Cape Wrath is a cape located in the Durness parish of the county of Sutherland in the Scottish Highlands. It is known for being the most north-westerly point in mainland Britain and boasts beautiful sea cliffs and sea stacks. The area is owned by the Ministry of Defence and is mostly used for military training and sheep grazing. Cape Wrath is also part of the North West Highlands Geopark and has been declared a Site of Special Scientific Interest, Special Protection Area, Special Area of Conservation, and Special Landscape Area due to its unique and isolated landscape. The Stephenson lighthouse, which is now automated, is a Category A listed building and stands at a height of 400 feet above sea level. Access to Cape Wrath is only by passenger ferry and then an 11-mile walk along a military track to reach the lighthouse.
Durness is a remote village and civil parish located in the northwest Highlands of Scotland. It lies 10 miles in a straight line to the southeast of Cape Wrath, although the visitor should be made aware that there isn’t a pubic road between the two and that navigating around the Kyle of Durness lengthens the journey. The name Durness is believed to have originated from Norse or existed as an existing Gaelic name. The area has prehistoric remains and artefacts dating back to the Neolithic, Norse, and Iron Age periods, with four caves near Durness housing ancient artefacts. Durness was part of the bishopric of Caithness, and the old house at Balnakeil was originally the bishop’s summer residence. The area was inhabited by the Clan Mackay and was important to the Clan Morrison. The village has a rocky coastline and pristine beaches with turquoise waters, making it an ideal tourist destination.
The Highland Clearances caused a significant decline in population here. In the 1840s the Durness Riots occurred when women defied the Sheriff Officer sent to deliver eviction summons. Previously in their late 1950s Ford Prefect road trip, my grandparents visited the sites of Bonnie Prince Charlie’s arrival and departure from Scotland. The latter, after the defeat of the Jacobites at Culloden Moor in 1746, resulted in clearances of the inhabitants from their Highland farms. But what is less well known is that the process continued for over a century, driven by agricultural, economic and political change.
Durness Wireless Station, also known as RAF Sango, was a top-secret radar station used during World War II for training activities and coastal radar defences. It played an important role in providing early warnings of nuclear attacks and was vital to the RAF Mastery in the Battle of Britain. The national service called many local men to work at the station, and the work done there was unknown to the locals. The station had its own transport, including a garage that is still in use today. Many buildings from the 1940s and 50s, including Durness Wireless Station, were dismantled within ten years of the war’s end. Today, the area has a Freeview HD transmitter. Durness Wireless Station is also known as Sangomore, Smoo Radar Station, and Gee Station, and was a Type 7000 Radar Station.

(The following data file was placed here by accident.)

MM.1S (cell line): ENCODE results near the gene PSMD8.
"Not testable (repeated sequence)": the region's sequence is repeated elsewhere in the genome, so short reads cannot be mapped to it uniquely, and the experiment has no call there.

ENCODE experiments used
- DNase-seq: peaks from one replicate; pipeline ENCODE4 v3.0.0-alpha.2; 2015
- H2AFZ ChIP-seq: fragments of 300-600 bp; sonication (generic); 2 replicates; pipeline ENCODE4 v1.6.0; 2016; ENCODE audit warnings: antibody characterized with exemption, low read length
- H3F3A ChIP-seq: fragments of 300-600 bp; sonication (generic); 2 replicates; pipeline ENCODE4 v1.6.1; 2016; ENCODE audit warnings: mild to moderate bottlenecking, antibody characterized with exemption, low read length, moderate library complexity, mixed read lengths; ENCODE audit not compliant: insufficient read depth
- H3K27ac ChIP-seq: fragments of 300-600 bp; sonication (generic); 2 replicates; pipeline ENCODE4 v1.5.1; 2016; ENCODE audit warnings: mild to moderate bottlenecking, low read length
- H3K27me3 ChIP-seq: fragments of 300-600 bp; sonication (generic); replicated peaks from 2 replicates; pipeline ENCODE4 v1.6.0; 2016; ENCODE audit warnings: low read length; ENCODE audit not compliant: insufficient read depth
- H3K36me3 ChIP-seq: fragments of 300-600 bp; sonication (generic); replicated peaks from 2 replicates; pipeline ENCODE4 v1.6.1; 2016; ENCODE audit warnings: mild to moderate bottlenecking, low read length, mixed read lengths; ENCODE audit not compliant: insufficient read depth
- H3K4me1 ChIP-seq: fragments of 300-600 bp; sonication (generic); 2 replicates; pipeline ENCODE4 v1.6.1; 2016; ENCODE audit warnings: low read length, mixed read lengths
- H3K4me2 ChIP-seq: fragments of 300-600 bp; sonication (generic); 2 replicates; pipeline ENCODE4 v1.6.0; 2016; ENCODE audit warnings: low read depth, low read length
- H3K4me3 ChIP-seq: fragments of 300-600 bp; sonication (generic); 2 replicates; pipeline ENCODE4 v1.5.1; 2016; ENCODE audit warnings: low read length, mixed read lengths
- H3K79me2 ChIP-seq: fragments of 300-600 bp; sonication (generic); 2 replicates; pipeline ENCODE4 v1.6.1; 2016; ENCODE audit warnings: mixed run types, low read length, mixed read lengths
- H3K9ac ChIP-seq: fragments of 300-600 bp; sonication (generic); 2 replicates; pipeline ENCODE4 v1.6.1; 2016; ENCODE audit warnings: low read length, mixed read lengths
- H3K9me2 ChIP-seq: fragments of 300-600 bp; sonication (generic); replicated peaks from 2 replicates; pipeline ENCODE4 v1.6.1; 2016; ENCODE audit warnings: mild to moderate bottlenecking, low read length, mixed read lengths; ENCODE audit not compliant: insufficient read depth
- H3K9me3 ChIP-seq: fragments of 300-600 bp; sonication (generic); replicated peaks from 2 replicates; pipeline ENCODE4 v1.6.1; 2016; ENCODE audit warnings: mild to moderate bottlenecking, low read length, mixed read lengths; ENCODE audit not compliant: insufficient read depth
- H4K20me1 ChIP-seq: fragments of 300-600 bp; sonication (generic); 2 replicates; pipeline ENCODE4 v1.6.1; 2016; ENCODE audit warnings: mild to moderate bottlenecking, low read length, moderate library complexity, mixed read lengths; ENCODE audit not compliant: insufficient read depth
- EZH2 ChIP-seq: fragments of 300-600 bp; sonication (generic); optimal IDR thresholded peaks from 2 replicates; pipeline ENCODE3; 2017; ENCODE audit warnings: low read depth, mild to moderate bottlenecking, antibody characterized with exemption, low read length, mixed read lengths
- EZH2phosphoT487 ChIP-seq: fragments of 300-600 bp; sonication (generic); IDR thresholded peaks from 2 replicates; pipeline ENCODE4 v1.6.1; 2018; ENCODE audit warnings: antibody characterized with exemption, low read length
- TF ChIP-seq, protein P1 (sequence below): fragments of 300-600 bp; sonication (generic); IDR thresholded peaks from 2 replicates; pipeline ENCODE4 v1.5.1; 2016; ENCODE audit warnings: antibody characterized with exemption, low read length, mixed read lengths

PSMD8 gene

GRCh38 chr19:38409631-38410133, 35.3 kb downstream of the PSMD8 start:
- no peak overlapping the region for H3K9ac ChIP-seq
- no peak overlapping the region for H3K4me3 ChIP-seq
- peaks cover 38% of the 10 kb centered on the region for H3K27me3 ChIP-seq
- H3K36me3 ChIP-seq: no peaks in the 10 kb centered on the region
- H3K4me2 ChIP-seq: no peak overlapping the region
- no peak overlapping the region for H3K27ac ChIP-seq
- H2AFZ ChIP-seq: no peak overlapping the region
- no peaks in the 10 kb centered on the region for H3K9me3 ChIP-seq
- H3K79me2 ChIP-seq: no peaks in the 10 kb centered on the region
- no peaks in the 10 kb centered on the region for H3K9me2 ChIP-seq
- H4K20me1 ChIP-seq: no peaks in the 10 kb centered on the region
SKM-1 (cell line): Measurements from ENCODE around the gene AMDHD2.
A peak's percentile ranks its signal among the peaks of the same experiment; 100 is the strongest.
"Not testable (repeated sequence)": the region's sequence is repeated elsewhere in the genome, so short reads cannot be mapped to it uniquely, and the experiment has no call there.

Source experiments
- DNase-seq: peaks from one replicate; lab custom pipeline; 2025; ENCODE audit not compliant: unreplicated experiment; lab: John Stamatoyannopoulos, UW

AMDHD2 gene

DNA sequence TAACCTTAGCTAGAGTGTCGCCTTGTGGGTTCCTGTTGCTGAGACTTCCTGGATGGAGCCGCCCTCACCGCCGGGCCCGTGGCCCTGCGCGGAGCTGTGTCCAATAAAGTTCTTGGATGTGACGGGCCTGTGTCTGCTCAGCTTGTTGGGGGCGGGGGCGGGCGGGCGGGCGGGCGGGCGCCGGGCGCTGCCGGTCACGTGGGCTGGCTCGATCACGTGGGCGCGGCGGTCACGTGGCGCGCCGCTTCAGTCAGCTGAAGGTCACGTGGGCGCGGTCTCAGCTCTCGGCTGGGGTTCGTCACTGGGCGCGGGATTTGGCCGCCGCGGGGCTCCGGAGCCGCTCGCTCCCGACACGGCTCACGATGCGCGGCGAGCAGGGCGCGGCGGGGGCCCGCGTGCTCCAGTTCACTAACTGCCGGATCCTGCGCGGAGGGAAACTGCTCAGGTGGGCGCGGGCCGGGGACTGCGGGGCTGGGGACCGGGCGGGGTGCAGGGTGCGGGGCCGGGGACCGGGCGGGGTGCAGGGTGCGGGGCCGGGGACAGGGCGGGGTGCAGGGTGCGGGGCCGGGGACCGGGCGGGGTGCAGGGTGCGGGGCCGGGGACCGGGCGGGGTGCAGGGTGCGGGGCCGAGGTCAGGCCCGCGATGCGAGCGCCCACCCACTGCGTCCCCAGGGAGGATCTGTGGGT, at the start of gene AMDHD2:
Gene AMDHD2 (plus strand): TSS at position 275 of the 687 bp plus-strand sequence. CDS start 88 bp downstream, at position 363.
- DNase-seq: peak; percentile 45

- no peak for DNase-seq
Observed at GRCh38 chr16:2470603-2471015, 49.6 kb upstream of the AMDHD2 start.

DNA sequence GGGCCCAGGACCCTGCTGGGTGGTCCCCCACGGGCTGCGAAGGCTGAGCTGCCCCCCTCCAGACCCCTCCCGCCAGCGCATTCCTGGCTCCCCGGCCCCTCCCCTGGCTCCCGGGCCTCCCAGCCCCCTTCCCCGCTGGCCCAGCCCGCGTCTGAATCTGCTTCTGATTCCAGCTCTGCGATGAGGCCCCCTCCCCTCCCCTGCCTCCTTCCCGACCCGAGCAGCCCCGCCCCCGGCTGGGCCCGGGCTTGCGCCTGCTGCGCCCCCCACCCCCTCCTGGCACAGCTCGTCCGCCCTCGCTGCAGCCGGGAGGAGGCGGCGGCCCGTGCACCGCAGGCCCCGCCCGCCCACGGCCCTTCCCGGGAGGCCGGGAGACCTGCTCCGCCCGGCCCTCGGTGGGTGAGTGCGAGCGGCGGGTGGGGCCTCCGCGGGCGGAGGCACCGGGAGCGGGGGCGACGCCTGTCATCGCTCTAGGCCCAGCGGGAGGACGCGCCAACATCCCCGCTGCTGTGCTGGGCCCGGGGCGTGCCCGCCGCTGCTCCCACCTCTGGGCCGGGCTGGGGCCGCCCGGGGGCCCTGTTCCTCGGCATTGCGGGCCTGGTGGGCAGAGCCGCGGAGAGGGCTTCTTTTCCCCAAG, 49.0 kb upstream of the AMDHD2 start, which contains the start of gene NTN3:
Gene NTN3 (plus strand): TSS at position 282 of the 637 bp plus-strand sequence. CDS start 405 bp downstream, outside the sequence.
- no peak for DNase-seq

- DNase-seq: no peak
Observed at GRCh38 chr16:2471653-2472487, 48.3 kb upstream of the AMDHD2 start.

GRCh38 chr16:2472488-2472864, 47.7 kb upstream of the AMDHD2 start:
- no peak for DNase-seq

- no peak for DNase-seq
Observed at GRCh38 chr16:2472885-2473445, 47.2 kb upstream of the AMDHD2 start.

In the modern day, we can stand at about the same spot. The headland looks the same but is shorn of wireless masts. There are more buildings about. Closer inspection shows them to be a campsite, general store and caravan park. What can’t be made out clearly in either photograph is Durness’s magnificent beach.
John O’ Groats is a small village located in the far north of Scotland, approximately 2.5 miles northeast of Canisbay, Caithness. It is famous for being one end of the longest distance between two inhabited points on the British mainland, with Land’s End lying 876 miles southwest. However, it is not the northernmost point of mainland Great Britain, which is the nearby Dunnet Head. John O’ Groats is named after Jan de Groot, a Dutch man who operated a ferry to Orkney from the Scottish mainland and charged four pence a trip, which was called a groat. The village has a population of about 300 and is popular with tourists from across the globe. Tourists come to John o’ Groats to take photos next to the famous “Journey’s End” signpost which displays the distance to different destinations. The village also offers stunning views of the Orkney Islands and a coastal path that stretches three kilometres to the Stacks of Duncansby. Visitors can also explore The Castle of Mey, which is located six miles away and was the residence of the late Queen Elizabeth.
The John o’Groats Hotel is a historic hotel located in the village of John o’Groats in Caithness, Scotland. The hotel was first built in 1875 as a coaching inn, serving travellers who were making the long journey from Inverness to Thurso. Over the years, the hotel has been renovated and expanded, and it now features 23 guest rooms, a restaurant, and a bar. The hotel is situated in a stunning location, overlooking the Pentland Firth and the Orkney Islands. It has been a popular destination for tourists visiting the Scottish Highlands for over a century.
The hotel can be viewed from the same angle today. Rightly, the slab-sided extensions have been removed and, rightly or wrongly, the original granite structure is covered in white rendering. The car park has been turfed and a new extension built, this time as a series of not unattractive barns of coloured timber with pitched roofs.
© Always Worth Saying 2023